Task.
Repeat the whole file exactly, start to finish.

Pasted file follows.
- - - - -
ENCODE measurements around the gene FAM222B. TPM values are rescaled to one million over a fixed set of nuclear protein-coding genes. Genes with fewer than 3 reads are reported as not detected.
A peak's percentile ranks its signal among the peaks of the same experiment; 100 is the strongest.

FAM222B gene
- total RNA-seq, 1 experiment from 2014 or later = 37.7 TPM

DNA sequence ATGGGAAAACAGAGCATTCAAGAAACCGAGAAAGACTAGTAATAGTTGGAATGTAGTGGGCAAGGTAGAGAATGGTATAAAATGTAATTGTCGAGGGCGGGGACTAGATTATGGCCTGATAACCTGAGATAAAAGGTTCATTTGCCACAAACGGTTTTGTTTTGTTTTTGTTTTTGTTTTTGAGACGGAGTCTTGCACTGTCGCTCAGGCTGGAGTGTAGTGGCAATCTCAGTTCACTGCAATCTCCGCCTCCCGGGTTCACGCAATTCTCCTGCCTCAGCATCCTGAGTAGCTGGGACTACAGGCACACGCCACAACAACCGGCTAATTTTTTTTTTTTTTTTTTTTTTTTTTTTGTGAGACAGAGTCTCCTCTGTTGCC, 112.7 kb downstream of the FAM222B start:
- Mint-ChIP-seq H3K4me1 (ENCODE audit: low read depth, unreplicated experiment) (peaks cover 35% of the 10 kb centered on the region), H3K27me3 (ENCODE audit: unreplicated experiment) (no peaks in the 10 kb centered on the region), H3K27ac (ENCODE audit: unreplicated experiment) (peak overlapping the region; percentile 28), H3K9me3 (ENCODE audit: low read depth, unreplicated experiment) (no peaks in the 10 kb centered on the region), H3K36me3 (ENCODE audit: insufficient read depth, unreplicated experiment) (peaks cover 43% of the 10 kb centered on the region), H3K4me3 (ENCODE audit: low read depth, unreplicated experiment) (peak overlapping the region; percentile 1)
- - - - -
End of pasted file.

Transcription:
ENCODE measurements around the gene FAM222B. TPM values are rescaled to one million over a fixed set of nuclear protein-coding genes. Genes with fewer than 3 reads are reported as not detected.
A peak's percentile ranks its signal among the peaks of the same experiment; 100 is the strongest.

FAM222B gene
- total RNA-seq, 1 experiment from 2014 or later = 37.7 TPM

DNA sequence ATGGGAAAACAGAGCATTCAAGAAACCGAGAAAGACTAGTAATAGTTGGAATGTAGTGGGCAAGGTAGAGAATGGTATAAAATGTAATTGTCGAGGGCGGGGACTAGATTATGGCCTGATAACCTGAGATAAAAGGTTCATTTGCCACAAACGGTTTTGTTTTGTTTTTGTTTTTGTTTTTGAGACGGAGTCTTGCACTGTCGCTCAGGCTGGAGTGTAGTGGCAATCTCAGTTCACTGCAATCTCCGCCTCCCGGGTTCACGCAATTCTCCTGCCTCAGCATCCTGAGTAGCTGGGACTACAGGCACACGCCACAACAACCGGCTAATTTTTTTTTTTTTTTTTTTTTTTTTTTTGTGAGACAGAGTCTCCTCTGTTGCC, 112.7 kb downstream of the FAM222B start:
- Mint-ChIP-seq H3K4me1 (ENCODE audit: low read depth, unreplicated experiment) (peaks cover 35% of the 10 kb centered on the region), H3K27me3 (ENCODE audit: unreplicated experiment) (no peaks in the 10 kb centered on the region), H3K27ac (ENCODE audit: unreplicated experiment) (peak overlapping the region; percentile 28), H3K9me3 (ENCODE audit: low read depth, unreplicated experiment) (no peaks in the 10 kb centered on the region), H3K36me3 (ENCODE audit: insufficient read depth, unreplicated experiment) (peaks cover 43% of the 10 kb centered on the region), H3K4me3 (ENCODE audit: low read depth, unreplicated experiment) (peak overlapping the region; percentile 1)